Compounding the hardship of Omori was the food situation. The rations were of better quality than those at Ofuna but were doled out in only slightly larger quantities. Because officers weren’t enslaved, they were allowed only half the ration given to slaves, on the justification that they needed fewer calories. Along with rice, the men received some vegetables, but protein was almost nonexistent. About once a week, someone would push a wheelbarrow into the camp, bearing “meat.” Because a wheelbarrow’s worth was spread over hundreds of men, a serving amounted to about a thimble-sized portion; it consisted of things like lungs and intestines, assorted dog parts, something the POWs called “elephant semen,” and, once, a mystery lump that, after considerable speculation, the men decided was a horse’s vagina.

Just as at Ofuna, beriberi and other preventable diseases were epidemic at Omori. Because rations were halved for sick men who were unable to work, the ill couldn’t recover. Men harrowed by dysentery—“the benjo boogie”—swallowed lumps of coal or burnt sticks to slow the digestive waterfall. Many men weighed less than ninety pounds.

The only saving grace of Omori, prior to November 1943, had been the attitude of the Japanese personnel, who weren’t nearly as vicious as those at Ofuna. The prisoners gave them nicknames, including Hogjaw, Baby Dumpling, Bucktooth, Genghis Khan, and Roving Reporter; one unfortunate officer, wrote POW Lewis Bush, wore puffy pants and “walked as though he was always bursting to go to the lavatory,” prompting the men to call him Lieutenant Shit-in-Breeches. There were a few rogues and one or two outright loons, but several camp employees were friendly. The rest were indifferent, enforcing the rules with blows but at least behaving predictably. Relatively speaking, Omori wasn’t known for violence. When Watanabe came, all that changed.


He arrived bearing candy and cigarettes for the POWs. He smiled and made pleasant conversation, posed for photographs with British officers, and spoke admiringly of America and Britain. For several days, he raised not a ripple.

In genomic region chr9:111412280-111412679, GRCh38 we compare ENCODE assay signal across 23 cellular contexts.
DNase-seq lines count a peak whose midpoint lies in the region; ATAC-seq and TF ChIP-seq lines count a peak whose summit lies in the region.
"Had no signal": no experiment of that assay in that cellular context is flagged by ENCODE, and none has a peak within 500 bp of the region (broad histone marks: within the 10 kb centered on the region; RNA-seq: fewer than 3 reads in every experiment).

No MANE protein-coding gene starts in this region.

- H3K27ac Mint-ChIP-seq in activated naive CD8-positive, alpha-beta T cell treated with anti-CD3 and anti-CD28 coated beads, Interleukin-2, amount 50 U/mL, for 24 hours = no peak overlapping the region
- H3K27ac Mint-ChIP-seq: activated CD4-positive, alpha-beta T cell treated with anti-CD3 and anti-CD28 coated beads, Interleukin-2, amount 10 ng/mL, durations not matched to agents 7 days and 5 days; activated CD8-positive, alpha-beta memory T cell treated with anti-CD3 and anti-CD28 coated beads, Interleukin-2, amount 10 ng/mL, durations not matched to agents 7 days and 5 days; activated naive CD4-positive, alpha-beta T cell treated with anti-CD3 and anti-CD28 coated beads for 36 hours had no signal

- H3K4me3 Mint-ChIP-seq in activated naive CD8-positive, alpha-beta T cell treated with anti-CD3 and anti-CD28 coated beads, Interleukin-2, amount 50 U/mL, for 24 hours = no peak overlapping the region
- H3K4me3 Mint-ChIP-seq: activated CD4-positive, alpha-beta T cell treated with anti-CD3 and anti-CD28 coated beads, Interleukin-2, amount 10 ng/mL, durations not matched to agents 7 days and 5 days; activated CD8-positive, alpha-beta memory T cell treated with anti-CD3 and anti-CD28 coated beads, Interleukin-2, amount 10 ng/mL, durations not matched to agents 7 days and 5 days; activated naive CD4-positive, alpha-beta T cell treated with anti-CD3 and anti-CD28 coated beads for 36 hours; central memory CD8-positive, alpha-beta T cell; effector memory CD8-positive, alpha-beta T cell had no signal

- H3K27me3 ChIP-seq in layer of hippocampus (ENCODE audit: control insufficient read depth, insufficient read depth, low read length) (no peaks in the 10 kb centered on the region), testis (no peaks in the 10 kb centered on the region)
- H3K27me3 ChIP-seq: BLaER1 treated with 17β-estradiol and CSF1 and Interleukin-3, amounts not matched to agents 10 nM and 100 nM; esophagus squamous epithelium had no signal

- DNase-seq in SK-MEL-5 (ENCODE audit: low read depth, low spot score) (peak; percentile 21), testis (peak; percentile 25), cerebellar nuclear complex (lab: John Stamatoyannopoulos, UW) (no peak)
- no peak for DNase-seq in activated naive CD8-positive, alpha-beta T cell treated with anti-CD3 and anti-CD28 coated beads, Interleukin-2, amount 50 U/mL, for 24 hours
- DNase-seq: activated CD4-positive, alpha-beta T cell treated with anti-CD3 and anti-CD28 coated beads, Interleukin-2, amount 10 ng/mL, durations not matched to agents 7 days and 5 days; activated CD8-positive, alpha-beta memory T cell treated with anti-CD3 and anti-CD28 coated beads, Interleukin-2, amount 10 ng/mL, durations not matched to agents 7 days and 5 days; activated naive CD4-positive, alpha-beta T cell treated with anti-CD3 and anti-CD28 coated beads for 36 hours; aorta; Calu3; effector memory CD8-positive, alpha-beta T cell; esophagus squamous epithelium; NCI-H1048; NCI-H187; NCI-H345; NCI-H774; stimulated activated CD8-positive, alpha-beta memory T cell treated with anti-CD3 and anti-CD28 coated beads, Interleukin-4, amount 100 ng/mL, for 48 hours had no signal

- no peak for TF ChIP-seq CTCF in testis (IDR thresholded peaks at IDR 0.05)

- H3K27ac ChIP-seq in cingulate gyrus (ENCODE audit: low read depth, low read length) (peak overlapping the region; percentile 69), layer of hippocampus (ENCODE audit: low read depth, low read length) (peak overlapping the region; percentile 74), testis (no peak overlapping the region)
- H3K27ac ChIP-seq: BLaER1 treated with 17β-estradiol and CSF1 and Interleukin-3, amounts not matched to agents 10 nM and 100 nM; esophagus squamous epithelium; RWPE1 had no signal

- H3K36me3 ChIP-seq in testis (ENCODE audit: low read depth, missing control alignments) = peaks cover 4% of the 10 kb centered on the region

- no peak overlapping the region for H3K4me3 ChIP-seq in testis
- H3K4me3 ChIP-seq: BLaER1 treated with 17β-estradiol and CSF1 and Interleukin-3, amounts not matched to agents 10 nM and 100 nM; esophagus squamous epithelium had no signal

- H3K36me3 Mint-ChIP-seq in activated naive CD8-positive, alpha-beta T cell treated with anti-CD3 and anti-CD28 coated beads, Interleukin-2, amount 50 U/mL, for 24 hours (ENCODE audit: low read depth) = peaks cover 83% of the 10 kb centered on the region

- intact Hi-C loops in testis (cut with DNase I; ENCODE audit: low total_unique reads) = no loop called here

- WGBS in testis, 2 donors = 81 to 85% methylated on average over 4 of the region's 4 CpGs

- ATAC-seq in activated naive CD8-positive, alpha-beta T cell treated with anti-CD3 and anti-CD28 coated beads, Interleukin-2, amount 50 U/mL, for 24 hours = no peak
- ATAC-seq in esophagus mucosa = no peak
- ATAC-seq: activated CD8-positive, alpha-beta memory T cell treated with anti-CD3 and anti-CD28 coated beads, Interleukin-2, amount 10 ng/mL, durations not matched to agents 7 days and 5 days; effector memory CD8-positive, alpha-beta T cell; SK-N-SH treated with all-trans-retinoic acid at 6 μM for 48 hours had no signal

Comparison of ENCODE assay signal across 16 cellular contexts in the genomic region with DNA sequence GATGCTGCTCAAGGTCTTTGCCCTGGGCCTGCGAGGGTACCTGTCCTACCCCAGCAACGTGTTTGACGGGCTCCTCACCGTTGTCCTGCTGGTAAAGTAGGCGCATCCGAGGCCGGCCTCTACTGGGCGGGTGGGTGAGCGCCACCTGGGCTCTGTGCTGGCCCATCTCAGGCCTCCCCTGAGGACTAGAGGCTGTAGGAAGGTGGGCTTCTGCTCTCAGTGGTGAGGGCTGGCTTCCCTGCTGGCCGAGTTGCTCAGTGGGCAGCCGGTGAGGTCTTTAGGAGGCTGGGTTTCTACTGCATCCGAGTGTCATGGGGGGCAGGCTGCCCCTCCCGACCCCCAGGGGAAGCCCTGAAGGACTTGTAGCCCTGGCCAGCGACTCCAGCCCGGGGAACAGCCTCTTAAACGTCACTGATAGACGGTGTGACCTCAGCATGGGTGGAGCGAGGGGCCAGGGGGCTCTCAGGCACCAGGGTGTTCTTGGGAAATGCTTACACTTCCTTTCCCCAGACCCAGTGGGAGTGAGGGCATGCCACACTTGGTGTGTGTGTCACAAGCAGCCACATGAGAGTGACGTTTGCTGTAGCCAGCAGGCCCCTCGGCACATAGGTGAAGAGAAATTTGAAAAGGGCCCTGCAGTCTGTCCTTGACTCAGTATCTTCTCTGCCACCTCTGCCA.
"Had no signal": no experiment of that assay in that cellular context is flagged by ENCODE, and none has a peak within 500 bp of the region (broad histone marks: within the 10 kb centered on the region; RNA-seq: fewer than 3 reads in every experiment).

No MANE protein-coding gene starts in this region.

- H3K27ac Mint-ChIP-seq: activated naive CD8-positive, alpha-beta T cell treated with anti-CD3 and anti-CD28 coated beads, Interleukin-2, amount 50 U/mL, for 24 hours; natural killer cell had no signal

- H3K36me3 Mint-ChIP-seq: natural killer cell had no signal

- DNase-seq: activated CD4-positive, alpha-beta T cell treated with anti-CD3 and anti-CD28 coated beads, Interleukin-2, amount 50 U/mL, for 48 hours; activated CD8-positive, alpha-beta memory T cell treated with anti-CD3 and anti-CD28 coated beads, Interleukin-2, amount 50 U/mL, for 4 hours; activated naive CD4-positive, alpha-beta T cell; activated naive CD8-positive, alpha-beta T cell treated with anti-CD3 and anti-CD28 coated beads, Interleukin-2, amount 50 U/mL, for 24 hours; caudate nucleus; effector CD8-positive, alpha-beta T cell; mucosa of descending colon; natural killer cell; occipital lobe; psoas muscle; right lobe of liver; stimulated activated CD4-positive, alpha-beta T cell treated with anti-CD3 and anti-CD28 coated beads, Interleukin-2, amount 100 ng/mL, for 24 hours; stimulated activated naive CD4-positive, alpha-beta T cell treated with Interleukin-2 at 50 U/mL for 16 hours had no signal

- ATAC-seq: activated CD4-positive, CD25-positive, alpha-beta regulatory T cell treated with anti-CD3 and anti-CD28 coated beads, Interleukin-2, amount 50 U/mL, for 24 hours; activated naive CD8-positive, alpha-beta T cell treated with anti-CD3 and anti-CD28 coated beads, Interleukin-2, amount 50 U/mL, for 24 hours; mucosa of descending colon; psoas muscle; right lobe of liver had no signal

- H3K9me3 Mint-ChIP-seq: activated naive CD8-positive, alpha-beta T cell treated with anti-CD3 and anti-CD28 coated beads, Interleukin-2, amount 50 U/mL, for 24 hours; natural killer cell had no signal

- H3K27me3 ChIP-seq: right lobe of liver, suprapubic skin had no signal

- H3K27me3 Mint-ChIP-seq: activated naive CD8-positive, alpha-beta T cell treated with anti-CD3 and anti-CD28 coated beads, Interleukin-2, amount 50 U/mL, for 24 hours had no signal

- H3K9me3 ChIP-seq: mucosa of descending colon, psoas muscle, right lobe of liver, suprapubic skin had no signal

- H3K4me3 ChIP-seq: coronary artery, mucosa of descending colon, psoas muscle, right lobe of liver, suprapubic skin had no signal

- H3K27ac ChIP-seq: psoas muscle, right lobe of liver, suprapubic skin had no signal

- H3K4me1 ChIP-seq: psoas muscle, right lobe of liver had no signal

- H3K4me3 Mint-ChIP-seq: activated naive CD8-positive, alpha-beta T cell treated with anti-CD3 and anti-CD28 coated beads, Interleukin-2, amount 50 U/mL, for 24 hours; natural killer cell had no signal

On a Sunday morning, Watanabe approached some POWs crowded in a barracks doorway. A POW named Derek Clarke piped up, “Gangway!” to clear a path. That one word sent Watanabe into an explosion. He lunged at Clarke, beat him until he fell down, then kicked him. As Bush tried to explain that Clarke had meant no harm, Watanabe drew his sword and began screaming that he was going to behead Clarke. A Japanese officer stopped the attack, but that evening Watanabe turned on Bush, hurling him onto a scalding stove, then pummeling and kicking him. After Bush went to bed, Watanabe returned and forced him to his knees. For three hours, Watanabe besieged Bush, kicking him and hacking off his hair with his sword. He left for two hours, then returned again. Bush expected to be murdered. Instead, Watanabe took him to his office, hugged him, and gave him beer and handfuls of candy and cigarettes. Through tears, he apologized and promised never to mistreat another POW. His resolution didn’t last. Later that night, he picked up a kendo stick—a long, heavy training sword—and ran shrieking into a barracks, clubbing every man he saw.

Watanabe had, in Bush’s words, “shown his hand.” From that day on, both his victims and his fellow Japanese would ponder his violent, erratic behavior and disagree on its cause. To Yuichi Hatto, the camp accountant, it was simply madness. Others saw something calculating. After Watanabe attacked Clarke, POW officers who had barely noticed him began looking at him with terror. The consequence of his outburst answered a ravening desire: Raw brutality gave him sway over men that his rank did not. “He suddenly saw after he hit a few men that he was feared and respected for that,” said Wade. “And so that became his style of behavior.”

Watanabe derived another pleasure from violence. According to Hatto, Watanabe was a sexual sadist, freely admitting that beating prisoners brought him to climax. “He did enjoy hurting POWs,” wrote Hatto. “He was satisfying his sexual desire by hurting them.”

A tyrant was born. Watanabe beat POWs every day, fracturing their windpipes, rupturing their eardrums, shattering their teeth, tearing one man’s ear half off, leaving men unconscious. He made one officer sit in a shack, wearing only a fundoshi undergarment, for four days in winter. He tied a sixty-five-year-old POW to a tree and left him there for days. He ordered one man to report to him to be punched in the face every night for three weeks. He practiced judo on an appendectomy patient. When gripped in the ecstasy of an assault, he wailed and howled, drooling and frothing, sometimes sobbing, tears running down his cheeks. Men came to know when an outburst was imminent: Watanabe’s right eyelid would sag a moment before he snapped.